The cells which make up the phloem system in gymnosperms are different to those in angiosperms (similarly to the difference in xylem), but the basic structure for both is that tubular cells, known as sieve cells (gymnosperms) or sieve tube elements (angiosperms), are connected together via pores in their end walls, and the phloem sap ‘flows’ through these sieve cells/tubes.ref

Below is an image of pine sieve cells. The side and end walls are structurally similar, unlike the sieve tubes of angiosperms. The phloem sap flows from cell to cell downwards, through the pores. Many studies reference the fact that sieve cells & tubes contain material which would appear to create a barrier to flow, which calls into question the abovementioned ‘osmotically generated pressure gradients6’ theory.ref

If you’ve read the post about the cambium, you’ll know that there is a constant process of creating new xylem and phloem cells, and in the case of phloem, the most recent does the conducting.ref The conducting phloem usually lasts for one season, but can remain ‘functional’ for one-two years (ie. the cell is still alive, even if it’s not conducting phloem any more). Like xylem, phloem rings are created – see the image to the right of pinus strobus – all of the dark cells are the annual phloem sieve cells which are now non-conducting. The conducting cells are in the lower purple region.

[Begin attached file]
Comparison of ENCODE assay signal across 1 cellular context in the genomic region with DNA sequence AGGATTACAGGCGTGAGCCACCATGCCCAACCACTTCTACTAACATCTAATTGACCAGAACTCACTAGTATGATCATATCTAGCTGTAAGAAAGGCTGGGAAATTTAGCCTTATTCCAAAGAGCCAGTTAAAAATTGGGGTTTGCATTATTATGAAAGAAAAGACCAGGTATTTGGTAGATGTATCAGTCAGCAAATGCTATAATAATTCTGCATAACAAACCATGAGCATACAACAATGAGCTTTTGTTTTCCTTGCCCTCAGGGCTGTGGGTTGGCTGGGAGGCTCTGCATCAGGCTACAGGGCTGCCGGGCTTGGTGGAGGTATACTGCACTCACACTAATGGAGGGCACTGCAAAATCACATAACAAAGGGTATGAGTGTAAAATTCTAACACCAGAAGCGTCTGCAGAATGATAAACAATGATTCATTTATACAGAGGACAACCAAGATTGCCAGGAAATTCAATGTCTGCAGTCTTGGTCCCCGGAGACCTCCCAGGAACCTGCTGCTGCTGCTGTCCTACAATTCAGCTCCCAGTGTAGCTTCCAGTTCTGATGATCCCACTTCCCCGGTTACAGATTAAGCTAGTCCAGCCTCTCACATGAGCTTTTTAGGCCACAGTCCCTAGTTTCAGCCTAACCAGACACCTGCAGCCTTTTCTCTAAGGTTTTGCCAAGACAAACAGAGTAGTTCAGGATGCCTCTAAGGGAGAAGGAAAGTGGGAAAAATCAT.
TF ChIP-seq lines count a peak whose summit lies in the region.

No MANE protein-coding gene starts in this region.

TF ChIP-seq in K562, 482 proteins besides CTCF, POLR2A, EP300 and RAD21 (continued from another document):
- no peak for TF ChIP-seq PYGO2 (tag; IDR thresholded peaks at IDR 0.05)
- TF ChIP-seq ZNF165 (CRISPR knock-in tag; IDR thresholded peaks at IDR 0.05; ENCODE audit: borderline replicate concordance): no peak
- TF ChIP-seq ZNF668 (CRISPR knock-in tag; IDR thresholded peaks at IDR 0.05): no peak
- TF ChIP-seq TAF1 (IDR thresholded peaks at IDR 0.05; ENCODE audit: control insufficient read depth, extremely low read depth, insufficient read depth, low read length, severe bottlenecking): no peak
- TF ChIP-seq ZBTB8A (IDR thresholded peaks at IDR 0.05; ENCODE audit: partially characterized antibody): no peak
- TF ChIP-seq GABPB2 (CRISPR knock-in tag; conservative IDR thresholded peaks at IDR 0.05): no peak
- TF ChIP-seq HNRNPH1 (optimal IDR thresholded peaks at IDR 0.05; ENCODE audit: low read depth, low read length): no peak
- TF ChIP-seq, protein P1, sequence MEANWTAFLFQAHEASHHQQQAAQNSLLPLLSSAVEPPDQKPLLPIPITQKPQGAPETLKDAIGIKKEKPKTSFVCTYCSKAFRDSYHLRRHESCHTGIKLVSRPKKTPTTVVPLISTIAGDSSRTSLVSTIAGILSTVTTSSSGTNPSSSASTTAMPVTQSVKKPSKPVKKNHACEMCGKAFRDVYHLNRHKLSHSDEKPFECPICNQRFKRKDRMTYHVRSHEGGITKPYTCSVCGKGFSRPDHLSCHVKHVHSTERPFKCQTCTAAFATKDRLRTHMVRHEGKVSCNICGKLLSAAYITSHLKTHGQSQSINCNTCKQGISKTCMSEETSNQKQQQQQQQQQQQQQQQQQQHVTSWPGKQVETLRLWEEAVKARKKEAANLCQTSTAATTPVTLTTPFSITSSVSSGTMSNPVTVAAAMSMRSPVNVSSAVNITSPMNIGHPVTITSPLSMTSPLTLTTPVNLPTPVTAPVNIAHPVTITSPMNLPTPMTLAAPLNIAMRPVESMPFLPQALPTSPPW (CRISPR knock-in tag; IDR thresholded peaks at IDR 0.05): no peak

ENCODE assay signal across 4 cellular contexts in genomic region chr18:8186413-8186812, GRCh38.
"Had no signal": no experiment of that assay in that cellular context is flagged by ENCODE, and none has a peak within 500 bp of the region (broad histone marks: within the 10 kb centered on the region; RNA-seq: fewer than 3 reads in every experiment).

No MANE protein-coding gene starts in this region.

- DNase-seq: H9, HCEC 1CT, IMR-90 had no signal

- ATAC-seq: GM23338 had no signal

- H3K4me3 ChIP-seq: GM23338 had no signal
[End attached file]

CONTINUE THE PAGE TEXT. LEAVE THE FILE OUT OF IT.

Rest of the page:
A key difference between xylem and phloem is that phloem cells are living cells. This means that phloem sap must pass through living cells and their membranes in order to flow and this articleref suggests that this mechanism provides a high degree of control for the plant in managing what gets into and out of the phloem system. The phloem passes through holes in the sieve cells known as sieve plates (see pics below both of ficus species, the left hand side shows a transverse section and the right hand side a lateral section).)

In order to create the space for the phloem sap, sieve cells and tubes are missing quite a bit of the normal cell machinery, including a nucleus, vacuole and ribosomes – so they can’t control their metabolism or make proteins. Although they still have some specific proteins (P-proteins – apparently previously known as ‘slime’!ref), mitochondria, endoplasmic reticulum, and sieve element plastids.ref Both types of sieve cells have helper cells alongside which metabolise on their behalf – companion cells in angiosperms and Strasburger cells in gymnosperms.

Since phloem is full of delicious sugar-rich fluid, it can be a magnet for insects, which in turn introduce microbial pathogens including bacteria and viruses.ref Plants produce metabolites to defend themselves against these pathogens, and also induce sieve plate occlusion – basically blocking up the sieve cell or tube where the pathogen is located to avoid it spreading.ref

Both the active phloem and the old phloem which no longer transports photosynthates are together known as the inner bark. Outside these phloem layers is the ritidome or outer bark. You can read more about bark here.

For bonsai there’s really not a lot you need to worry about with respect to phloem, unless you are wiring super tight and cutting off the phloem (but by then your wire will be well embedded in the outer bark).